July 09, 2013

The Landfill Harmonic Recycled Orchestra


Truly creative, ingenious and inspiring. And these children are very talented indeed!


The people of Cateura, Paraguay, are some of the poorest in Latin America, living off landfill — but one group has discovered a way to create art.

Cateura, in the Santa Ana neighbourhood of Paraguay's capital Asunción, is a slum. The residents live on a massive landfill, picking through the refuse for items to recycle and sell. Where a violin would be worth more than a house, it is, perhaps, the last place you would expect to find an orchestra.

But that changed the day that garbage collector (now luthier) Nicolás "Cola" Gómez picked up the shell of what looked to him like a violin. He took it to Favio Chávez, who was working on a recycling program and had opened up a music school for the local kids — and together, they started creating musical instruments: violins and cellos from oil drums, flutes from water pipes and spoons, guitars from packing crates.

In a place where children have very little chance of a better life, the Los Reciclados (recycled) Orchestra gives them hope. Landfill Orchestra, by documentary maker Alejandra Amarilla Nash, wants to tell the story of Ada, Tania, Noelia, Esteban, Maria and Christian: how they live, and how the Recycled Orchestra changed their lives. If the Kickstarter campaign reaches its stretch goal of US$500,000, it will also send the orchestra on a world tour.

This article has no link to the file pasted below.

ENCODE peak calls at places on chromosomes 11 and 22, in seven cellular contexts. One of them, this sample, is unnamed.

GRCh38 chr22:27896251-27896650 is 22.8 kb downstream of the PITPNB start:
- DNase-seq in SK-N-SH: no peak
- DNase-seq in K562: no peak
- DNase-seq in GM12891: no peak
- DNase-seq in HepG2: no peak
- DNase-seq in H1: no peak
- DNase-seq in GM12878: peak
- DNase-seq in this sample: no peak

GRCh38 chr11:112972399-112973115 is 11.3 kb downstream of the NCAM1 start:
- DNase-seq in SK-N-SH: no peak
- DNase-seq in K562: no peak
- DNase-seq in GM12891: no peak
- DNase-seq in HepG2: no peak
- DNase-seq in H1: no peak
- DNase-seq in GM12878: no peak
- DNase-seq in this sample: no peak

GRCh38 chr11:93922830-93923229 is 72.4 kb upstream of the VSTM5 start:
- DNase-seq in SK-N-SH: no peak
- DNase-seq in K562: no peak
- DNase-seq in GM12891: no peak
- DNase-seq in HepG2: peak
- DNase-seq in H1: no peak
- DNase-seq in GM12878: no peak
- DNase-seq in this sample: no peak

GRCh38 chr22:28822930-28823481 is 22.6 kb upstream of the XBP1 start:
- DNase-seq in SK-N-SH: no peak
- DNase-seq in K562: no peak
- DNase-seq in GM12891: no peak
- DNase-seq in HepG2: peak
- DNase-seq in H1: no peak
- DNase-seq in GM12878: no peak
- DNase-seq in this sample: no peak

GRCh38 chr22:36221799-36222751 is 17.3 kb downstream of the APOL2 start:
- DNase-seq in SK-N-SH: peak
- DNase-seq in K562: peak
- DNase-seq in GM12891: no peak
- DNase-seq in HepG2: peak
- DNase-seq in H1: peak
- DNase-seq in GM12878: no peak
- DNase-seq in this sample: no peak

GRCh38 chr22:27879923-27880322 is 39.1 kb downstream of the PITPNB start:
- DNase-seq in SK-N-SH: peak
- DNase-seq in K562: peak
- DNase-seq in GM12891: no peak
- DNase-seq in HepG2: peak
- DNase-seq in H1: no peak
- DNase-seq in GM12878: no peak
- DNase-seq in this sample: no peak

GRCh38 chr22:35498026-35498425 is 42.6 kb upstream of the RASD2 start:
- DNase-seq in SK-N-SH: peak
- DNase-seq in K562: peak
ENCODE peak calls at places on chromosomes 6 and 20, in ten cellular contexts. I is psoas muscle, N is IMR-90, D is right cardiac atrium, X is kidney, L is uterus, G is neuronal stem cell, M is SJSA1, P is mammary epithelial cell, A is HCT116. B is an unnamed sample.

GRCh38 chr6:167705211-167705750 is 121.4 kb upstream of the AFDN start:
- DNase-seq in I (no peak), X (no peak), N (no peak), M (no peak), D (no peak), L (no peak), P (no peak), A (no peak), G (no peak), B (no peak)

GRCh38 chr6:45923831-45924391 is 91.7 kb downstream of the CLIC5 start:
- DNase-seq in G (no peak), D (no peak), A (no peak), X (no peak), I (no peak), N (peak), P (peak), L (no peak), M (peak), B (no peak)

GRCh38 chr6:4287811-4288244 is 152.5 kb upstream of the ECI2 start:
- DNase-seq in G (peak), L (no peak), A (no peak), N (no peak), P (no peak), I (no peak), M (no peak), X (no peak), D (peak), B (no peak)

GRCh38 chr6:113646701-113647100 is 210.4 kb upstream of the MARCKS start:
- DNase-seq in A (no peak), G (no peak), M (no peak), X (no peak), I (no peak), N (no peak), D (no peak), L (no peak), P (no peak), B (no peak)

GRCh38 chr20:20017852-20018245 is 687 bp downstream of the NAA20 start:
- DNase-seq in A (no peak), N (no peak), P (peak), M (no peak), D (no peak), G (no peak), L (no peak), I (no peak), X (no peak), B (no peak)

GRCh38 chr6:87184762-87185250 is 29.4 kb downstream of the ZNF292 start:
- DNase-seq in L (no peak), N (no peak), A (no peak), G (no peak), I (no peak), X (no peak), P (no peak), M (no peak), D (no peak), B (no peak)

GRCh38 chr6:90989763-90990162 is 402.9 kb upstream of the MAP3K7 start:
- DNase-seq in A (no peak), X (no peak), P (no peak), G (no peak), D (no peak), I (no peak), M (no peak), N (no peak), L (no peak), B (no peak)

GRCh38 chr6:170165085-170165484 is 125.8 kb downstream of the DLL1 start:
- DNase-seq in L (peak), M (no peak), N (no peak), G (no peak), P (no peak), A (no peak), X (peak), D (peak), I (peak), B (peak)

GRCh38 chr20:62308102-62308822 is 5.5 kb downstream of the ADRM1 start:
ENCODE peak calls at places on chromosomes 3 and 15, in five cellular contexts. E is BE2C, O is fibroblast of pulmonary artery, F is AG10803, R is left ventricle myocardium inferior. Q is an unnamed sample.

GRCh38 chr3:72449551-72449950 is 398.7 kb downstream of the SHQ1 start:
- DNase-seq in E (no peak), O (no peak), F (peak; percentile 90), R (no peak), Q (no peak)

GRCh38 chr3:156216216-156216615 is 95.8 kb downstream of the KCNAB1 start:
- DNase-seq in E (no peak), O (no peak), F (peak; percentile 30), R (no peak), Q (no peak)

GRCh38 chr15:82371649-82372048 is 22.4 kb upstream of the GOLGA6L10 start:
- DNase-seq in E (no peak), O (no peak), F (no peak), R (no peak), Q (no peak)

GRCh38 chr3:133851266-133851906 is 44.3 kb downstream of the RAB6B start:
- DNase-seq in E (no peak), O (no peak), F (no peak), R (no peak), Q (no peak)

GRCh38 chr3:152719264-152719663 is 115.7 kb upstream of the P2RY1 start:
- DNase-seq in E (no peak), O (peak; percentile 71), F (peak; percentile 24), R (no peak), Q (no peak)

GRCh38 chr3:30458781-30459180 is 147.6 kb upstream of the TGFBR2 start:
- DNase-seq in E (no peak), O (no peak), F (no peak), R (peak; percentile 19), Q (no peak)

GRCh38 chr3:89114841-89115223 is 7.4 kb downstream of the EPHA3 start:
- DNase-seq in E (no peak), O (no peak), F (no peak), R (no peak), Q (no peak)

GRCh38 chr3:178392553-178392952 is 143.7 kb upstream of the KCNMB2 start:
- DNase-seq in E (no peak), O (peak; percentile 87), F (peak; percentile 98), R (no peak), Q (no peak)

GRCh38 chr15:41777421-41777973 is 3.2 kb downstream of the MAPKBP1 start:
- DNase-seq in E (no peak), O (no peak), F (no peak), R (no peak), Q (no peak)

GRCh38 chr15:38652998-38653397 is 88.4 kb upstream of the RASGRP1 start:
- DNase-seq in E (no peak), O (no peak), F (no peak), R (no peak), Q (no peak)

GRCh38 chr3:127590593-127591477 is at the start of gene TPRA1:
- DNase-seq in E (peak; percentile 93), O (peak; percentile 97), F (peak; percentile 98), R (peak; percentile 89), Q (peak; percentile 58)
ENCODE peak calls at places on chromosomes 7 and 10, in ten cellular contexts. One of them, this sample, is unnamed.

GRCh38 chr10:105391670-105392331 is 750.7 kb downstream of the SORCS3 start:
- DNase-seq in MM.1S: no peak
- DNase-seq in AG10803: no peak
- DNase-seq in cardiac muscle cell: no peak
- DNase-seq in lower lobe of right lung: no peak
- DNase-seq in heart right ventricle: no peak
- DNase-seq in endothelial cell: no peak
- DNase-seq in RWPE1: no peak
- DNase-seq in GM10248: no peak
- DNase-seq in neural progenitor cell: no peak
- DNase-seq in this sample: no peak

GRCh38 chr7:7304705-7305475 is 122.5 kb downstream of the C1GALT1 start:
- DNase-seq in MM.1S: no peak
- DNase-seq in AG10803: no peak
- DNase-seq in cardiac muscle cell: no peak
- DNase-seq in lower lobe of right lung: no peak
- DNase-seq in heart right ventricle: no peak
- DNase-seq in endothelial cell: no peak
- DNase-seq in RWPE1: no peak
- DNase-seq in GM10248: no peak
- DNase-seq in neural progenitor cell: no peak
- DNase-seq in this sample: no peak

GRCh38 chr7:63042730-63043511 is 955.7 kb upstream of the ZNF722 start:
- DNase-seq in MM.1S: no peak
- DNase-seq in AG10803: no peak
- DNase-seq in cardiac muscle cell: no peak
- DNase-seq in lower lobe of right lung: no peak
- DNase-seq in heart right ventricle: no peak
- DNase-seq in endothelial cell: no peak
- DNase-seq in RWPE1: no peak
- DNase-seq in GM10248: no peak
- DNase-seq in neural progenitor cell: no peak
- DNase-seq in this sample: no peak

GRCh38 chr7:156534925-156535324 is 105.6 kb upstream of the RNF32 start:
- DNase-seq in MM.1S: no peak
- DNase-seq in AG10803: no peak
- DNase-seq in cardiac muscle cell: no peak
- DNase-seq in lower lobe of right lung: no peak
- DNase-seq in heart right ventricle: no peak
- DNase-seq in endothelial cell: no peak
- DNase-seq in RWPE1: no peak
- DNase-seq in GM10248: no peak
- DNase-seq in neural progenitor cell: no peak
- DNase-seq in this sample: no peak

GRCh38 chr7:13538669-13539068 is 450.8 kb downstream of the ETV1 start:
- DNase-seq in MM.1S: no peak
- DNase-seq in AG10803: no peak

You can find out more about the orchestra on both its Kickstarter page (where you can also find an address to send instruments, if you have any care to donate) and Facebook page.

With many thanks to cnet

Many thanks to Claudette for sending me this.